Understanding the impact of conservation tillage on operating expenses

This blog was originally published by Dr. Maria Bowman on Soil Health Partnership’s blog.

When farmers consider implementing a soil health or conservation practice on their farm, one question they inevitably ask is: what will the financial impacts be?

In an effort to answer this question, we recently released Conservation’s Impact on the Farm Bottom Line — a report developed in partnership with Environmental Defense Fund and the agricultural accounting firm K·Coe Isom — to better understand the benefits, opportunities and limiting factors associated with common conservation practices.

One of the key findings from this report is that farmers can save money as part of a transition to conservation tillage. In a world where the farm economy can be uncertain and a changing climate can create unforeseen weather challenges, reducing costs of production by tilling less may be one way for farmers to improve profitability.

Net returns are higher in conservation tillage systems

In our detailed analysis of the financial records of seven Midwest grain farmers, we found that fields using no-till or some form of conservation tillage (for example strip-till or reduced tillage, depending on the farmer) achieved higher net returns per acre than conventionally tilled fields. In corn, this was a difference of $53 per acre and, in soybeans, the difference in net returns was $35 per acre.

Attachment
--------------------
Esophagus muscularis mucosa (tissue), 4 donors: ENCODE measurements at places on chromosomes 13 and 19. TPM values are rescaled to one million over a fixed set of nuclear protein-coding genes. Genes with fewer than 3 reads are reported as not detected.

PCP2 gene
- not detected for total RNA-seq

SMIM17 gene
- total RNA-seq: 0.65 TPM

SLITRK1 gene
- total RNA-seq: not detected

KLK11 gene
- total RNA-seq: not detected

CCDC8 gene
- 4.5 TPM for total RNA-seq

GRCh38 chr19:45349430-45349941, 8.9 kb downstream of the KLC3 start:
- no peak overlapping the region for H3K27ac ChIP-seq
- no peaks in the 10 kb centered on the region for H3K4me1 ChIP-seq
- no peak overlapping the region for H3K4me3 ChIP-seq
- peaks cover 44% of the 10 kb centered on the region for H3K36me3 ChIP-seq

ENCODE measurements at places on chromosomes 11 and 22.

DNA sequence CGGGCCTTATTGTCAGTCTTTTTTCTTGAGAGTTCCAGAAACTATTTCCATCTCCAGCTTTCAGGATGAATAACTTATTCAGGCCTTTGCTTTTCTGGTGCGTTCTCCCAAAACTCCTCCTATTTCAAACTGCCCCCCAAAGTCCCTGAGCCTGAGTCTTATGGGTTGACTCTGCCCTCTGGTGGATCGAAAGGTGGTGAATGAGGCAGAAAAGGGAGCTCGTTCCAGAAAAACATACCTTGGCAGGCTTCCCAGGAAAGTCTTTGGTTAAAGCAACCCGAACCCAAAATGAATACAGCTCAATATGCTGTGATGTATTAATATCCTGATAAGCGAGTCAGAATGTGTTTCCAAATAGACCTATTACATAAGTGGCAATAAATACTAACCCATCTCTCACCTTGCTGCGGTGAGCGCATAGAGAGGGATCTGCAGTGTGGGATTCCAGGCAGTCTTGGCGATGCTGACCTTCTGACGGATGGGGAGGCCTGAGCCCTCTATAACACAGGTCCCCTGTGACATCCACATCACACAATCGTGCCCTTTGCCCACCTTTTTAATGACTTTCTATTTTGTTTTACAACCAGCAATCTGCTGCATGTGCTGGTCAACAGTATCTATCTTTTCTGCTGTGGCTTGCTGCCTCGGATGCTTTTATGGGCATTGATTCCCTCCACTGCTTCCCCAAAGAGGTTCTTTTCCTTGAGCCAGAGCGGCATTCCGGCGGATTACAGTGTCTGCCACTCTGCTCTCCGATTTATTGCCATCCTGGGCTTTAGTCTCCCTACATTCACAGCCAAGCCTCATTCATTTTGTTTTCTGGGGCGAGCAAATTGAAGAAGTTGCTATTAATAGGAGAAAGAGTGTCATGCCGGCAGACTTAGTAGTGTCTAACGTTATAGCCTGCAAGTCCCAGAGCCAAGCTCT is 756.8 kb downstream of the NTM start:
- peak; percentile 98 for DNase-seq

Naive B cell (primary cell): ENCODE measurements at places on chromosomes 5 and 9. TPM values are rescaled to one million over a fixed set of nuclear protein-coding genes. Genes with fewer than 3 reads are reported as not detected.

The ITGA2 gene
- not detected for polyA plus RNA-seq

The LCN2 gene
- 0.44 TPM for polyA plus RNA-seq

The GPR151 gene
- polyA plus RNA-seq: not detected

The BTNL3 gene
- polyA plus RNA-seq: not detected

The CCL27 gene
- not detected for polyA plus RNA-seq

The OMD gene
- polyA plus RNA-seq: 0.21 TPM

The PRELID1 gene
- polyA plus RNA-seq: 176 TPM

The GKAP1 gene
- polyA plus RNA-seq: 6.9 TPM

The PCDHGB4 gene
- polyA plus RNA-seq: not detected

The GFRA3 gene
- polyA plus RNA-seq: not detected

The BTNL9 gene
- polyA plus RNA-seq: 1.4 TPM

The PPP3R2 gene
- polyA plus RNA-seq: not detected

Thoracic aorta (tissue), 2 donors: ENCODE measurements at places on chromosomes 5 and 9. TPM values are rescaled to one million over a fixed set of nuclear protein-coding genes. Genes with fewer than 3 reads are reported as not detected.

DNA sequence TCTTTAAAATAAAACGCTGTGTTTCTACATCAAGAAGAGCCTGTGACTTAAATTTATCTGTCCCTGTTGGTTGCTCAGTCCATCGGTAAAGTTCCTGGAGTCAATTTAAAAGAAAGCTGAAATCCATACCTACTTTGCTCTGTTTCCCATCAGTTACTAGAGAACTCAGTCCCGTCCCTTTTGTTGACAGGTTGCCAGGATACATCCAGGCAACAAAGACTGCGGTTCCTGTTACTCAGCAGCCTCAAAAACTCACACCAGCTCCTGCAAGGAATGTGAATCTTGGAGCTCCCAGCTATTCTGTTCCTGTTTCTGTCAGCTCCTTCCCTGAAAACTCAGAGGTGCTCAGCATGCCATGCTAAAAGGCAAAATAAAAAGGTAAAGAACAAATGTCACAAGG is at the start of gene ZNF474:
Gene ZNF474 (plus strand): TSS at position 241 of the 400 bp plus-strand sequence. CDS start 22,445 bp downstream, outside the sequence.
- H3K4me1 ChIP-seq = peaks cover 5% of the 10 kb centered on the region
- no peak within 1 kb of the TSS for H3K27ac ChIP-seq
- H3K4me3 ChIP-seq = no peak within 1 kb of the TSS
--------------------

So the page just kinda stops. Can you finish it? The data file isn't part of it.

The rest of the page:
Graphic showing differences in net returns for conservation and conventional tillage. A detailed breakdown of the financial records for farmers in our study can be found here. (Photo credit: Soil Health Partnership)

The difference in net income for conservation tillage systems is driven by lower costs

Our analysis showed that improvements in net returns for systems using conservation tillage were driven by a reduction in overall costs. On average, expenses for corn fields under conservation tillage were more than $40 per acre less and nearly $100 per acre less for soybean fields (both as compared to conventionally tilled fields).

Farmers saved on fuel, repairs, and equipment expenses — overall making conservation tillage systems more profitable than conventional tillage systems. For one of the farmers included in the study, Brian Ryberg of Minnesota, the shift toward conservation tillage impacted profitability by:

  • Reducing field passes by 25%, leading to a 60% decrease in fuel consumption.
  • Saving approximately $20 per acre when his cover crops are well-established and he can no-till soybeans.
  • Cutting the number of tractors — and related equipment hours — in half.

Digging in

While we are not the only group to highlight the impact of conservation tillage on the farm bottom line, we were excited to see that trend confirmed in our research.

Even after adding cover crop costs, fields using conservation tillage and cover crops together had similar or lower per-acre costs than conventionally tilled fields. These data continue to show how soil health and farm profitability can go hand in hand — for everyone’s benefit.

Make sure to check out the full report, Conservation’s Impact on the Farm Bottom Line, and read up on Brian Ryberg’s conservation tillage experience to learn more.

This entry was posted in Uncategorized and tagged , , , . Bookmark the permalink. Both comments and trackbacks are currently closed.